Neighboring election highlights need for community involvement
Published 10:42 am Thursday, May 7, 2015
For Dowagiac residents hitting the polls Tuesday, only a single question awaited them on the ballot – which the vast majority of ticked the proverbial “no” box for.
Voters living in the city to the east had more than just Proposal 1 on their plate though.
Niles voters narrowly passed two bond proposals on Tuesday that will go toward paying for $40 million worth of improvements to buildings within the Niles Community School District.
The Dowagiac district found itself in a similar position three years ago, when it asked voters to approve a bond that would have provided $19.9 million worth of funding for new additions and technology for its buildings. The measure was overwhelmingly shot down by 70 percent of voters.
With leaders at Dowagiac Union Schools attempting to take another crack at overhauling its buildings, getting voters invested in the conditions of the buildings where their children spend their formative years learning their ABCs and 123s is an absolute necessity for the district if they want to have any chance of success this go around.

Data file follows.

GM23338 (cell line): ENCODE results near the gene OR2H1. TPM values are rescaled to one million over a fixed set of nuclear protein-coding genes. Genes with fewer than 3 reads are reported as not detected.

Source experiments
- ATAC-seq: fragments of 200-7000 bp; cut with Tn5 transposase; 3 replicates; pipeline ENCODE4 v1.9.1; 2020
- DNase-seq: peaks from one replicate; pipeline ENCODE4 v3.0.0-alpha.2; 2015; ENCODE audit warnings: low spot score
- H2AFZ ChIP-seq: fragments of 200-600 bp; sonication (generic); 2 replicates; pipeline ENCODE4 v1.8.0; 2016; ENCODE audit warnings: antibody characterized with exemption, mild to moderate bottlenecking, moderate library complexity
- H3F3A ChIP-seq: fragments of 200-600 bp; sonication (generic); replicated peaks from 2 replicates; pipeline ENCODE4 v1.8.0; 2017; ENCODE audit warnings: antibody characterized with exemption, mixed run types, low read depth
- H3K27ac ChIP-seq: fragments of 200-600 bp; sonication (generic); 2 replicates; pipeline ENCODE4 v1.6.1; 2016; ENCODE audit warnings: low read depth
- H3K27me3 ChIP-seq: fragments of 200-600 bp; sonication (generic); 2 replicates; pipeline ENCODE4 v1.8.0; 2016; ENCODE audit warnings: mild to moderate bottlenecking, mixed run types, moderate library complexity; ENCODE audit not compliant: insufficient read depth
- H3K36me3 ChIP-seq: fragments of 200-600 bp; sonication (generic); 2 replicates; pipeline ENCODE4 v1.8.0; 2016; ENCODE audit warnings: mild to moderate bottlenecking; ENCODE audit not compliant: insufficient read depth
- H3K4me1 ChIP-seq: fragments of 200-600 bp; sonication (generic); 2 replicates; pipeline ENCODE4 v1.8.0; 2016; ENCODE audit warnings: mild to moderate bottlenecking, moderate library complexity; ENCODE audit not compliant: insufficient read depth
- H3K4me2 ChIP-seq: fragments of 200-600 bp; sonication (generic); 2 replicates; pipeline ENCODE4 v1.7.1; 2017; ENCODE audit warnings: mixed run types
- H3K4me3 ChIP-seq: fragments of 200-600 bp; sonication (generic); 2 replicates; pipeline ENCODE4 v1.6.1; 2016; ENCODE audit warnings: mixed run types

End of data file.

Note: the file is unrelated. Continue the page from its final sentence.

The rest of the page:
So far, at least, they have been attempting to do just that.
On May 19, the administration will share the results of its recent building survey, issued last month to district voters, in a public meeting held at Dowagiac Union High School. The meeting and survey comes on the heels of the series of tours the district has hosted for its elementary, middle, and high school facilities, which has taken place over two years.
While there’s no guarantee that the district’s plans will require action from voters, it would be foolish to rule it out. With aging high school and elementary buildings, many of which lack air conditioning or other amenities, whatever plan leadership comes up with will likely require substantial funding that cannot be scrounged up from existing resources.
Regardless of what actions the district will take in the future, we applaud their efforts to pick the brains of parents, grandparents or other concerned citizens when it comes to the future of their facilities.
We also are encouraging any members of the public who have not been involved in the building tours or survey to jump in, and at least stay informed about the issue.
At the end of the day, the community will see nothing but benefits should they invest in the best possible education for its future members, business owners and leaders.
Opinions expressed are those of the editorial board consisting of Publisher Michael Caldwell and editors Ambrosia Neldon, Craig Haupert, Ted Yoakum and Scott Novak.